Kojic Acid, skin-lightening agent, should you use it?
Before experimenting anything on your skin, it is highly important to acquire complete information about it. Hyperpigmentation, uneven skin tone, or dark/brown spots on face have become a much-talked concern these days. After running a couple of searches on Google, you might find “Kojic Acid” suggested cure for your concern. However, before deciding whether to include this skin-brightening agent into your skin care regimen, you must gain thorough knowledge about it. Let us begin with understating, what is Kojic Acid, what it does for your skin and if it safe for your skin.
What is Kojic Acid?
Kojic Acid also known as koji in Japanese, is a chemical produced from fungi Aspergillus Oryzae. It is a byproduct after the fermentation process of certain foods such as soy sauce, rice wine, and Japanese sake. One of the most commonly used ingredient in skin brightening or pigmentation removal products, Kojic Acid penetrates into deeper layers of the skin and stops melanin production. Melanin is the pigment in our body that determines the skin tone. Thereby, the skin-lightening properties of Kojic Acid are due to its melanin inhibiting action. However, it has been reported that creams or serums containing Kojic acid may have adverse effects, particularly on people who have sensitive skin.
Can Kojic Acid permanently lighten skin?
Our body makes skin pigment melanin for two reasons. Firstly, melanin levels in body are a result of your genetic material, DNA. Secondly, your body makes melanin for protection against skin damage i.e. breakouts, sunburn, skin infections or post-inflammatory hyper-pigmentation. Kojic Acid only helps to lighten the skin permanently if it has turned dark due to skin damage.
Indeed, permanent skin-lightening solutions can be enticing when you strive to lighten the skin color you are born with. However, permanent skin lightening may be an unhealthy choice for your skin. The reason behind this is that such skin-brightening or lightening agents result in cytotoxicity of melanocytes (death of cells that form melanin). Thereby, if you want to try Kojic Acid to lighten your natural complexion, consider taking an advice from your dermatologist. Furthermore, people with specific skin conditions should avoid using such topical agents.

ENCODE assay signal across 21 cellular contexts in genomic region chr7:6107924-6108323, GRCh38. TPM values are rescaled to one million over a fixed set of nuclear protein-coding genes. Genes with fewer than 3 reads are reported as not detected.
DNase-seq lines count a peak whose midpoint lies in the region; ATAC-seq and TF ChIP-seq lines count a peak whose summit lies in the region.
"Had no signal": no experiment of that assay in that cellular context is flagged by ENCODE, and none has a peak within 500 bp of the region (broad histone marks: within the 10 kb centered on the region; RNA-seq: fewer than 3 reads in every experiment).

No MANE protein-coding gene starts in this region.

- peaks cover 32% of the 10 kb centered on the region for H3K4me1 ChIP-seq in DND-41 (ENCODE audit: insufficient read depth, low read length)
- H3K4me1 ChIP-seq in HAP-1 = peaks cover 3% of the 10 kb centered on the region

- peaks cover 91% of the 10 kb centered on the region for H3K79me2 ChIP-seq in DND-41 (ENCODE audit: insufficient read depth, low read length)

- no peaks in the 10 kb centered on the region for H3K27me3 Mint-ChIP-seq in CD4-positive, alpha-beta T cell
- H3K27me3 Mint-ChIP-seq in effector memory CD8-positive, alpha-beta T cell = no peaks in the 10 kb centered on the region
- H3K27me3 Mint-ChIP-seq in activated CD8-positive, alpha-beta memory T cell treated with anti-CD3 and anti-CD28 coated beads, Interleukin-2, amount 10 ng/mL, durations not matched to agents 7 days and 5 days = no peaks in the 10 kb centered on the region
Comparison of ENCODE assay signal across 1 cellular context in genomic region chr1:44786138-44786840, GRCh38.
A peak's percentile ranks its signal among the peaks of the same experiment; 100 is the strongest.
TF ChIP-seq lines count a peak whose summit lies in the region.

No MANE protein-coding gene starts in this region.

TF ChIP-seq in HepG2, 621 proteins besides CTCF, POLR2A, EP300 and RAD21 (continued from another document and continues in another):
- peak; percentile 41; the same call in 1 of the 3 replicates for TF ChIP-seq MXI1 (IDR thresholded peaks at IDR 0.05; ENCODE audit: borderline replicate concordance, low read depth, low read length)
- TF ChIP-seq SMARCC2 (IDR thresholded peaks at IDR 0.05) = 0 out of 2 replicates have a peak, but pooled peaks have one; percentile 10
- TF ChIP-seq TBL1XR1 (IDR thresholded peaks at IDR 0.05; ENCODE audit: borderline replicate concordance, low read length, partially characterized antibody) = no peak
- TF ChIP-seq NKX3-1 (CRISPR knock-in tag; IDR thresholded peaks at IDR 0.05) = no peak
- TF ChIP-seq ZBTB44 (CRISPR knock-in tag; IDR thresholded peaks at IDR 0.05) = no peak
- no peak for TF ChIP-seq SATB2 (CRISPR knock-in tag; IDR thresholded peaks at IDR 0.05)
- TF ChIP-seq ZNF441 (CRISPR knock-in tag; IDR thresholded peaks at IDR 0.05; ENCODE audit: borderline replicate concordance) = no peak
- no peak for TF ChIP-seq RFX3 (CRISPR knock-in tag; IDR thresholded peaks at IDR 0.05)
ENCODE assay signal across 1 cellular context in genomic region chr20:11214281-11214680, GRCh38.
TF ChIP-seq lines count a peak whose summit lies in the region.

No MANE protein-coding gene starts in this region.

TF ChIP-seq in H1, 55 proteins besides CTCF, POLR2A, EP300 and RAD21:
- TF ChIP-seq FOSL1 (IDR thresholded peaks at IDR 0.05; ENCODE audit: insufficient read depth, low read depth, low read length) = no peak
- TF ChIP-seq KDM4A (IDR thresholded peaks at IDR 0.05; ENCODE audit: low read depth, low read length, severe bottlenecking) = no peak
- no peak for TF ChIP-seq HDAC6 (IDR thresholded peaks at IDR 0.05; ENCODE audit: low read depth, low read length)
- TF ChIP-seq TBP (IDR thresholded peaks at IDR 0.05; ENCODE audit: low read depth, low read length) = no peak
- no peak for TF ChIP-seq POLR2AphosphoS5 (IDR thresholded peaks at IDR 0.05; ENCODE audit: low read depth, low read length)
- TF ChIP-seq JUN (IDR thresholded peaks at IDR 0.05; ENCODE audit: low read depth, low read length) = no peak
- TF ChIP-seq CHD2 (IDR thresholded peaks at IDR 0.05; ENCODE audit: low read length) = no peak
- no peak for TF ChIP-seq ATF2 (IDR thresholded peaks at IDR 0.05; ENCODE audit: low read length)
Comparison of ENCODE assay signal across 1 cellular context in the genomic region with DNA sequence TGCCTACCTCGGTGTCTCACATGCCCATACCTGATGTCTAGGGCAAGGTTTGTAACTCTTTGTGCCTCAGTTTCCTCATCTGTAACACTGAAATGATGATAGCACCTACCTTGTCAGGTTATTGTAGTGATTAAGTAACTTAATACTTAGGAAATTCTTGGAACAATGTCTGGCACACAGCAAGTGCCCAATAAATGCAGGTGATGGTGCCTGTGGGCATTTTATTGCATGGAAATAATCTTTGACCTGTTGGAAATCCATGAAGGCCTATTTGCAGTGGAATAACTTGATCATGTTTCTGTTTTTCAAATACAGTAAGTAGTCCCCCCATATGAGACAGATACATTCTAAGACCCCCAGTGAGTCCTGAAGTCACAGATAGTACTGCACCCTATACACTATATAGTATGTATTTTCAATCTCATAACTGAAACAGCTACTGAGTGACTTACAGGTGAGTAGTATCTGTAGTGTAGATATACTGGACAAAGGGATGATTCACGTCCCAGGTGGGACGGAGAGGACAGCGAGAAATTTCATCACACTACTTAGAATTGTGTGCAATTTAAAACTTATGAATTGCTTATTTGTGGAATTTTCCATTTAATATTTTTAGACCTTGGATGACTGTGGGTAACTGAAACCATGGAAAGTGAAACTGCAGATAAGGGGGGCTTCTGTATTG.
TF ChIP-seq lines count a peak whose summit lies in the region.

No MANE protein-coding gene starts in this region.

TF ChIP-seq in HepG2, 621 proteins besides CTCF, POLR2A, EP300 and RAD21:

Is Kojic Acid better or Hydroquinone?
When looking for skincare products for pigmentation or hyperpigmentation, it becomes pertinent to understand which is best suited for your skin. Both Kojic Acid and Hydroquinone are skin-bleaching agents, which are used by people to lighten skin complexion. These ingredients destroy melanin making cells in the body. However, certain adverse effects are also associated with their application.
Use of hydroquinone can cause skin irritations and in rare cases result in ochronosis (gives blue/black spots on the skin). It has been found that application of hydroquinone on skin for prolonged duration causes its accumulation in the body. This may bring alterations in genetic composition, increase the risk of cancer and disturb the functioning of kidney. As of now, there are no clear evidences that encourage the use of hydroquinone. Similarly, use of Kojic Acid is also found responsible for causing skin irritations, rashes, redness, and allergies. An animal research study published in "International Journal of Toxicology," found the connection of Kojic Acid with cancer. Hence, from safety perspective it is hard to conclude which one is better for skin among the two.
What are the side effects of Kojic Acid on the skin?
Reportedly, there are several side effects associated with the use of this skin-whitening agent. As per skin care experts, one should discontinue the use of Kojic Acid if they experience rashes, itchiness, and redness on the skin. However, when creams with Kojic Acid are used extensively for longer period, they can cause severe skin health concerns such as:
- Contact Dermatitis
Contact dermatitis is one of the most common side effects associated with the topical application of Kojic Acid. It causes irritation to the site of application that may lead to red, swollen skin with burning sensation. According to a research study published by the American Contact Dermatitis Society, people experience contact dermatitis after the application of Kojic Acid 1% cream. Thereby, special caution is needed in patients who are susceptible to contact sensitization. To know more read here
- Sensitivity to Sun Rays
Kojic Acid lightens the skin tone by inhibiting melanin production. Melanin is a skin pigment that protects your skin from harmful sun rays. When melanin production is blocked in the body, skin becomes more prone to sunburn and UV damage.
Is Kojic Acid bad for skin?
A wide range of food products and medicines require Food and Drug Administration (FDA) approval for safety assessment and public health. Likewise, FDA monitors all cosmetic products under these two laws i. e. Federal Food, Drug, and Cosmetic Act (FD&C Act) and the Fair Packaging and Labeling Act (FPLA) External Link Disclaimer before they are put for sale in the market.
In addition, Cosmetic Ingredient Review (CIR) also assesses the safety of chemical compounds used in cosmetic formulations. A review published related to the effects of Kojic Acid in a mice study found its connection with cancer growth, when used in high concentration. As per studies, Kojic acid used in cosmetic products should be watched carefully for safety concerns. That is why recommendations from dermatologist are emphasized before using Kojic Acid based skin care products. It is only a dermatologist or a skin care expert that can analyze the usage of specific product, which includes the right concentration of ingredient, frequency of use, and safest course of action.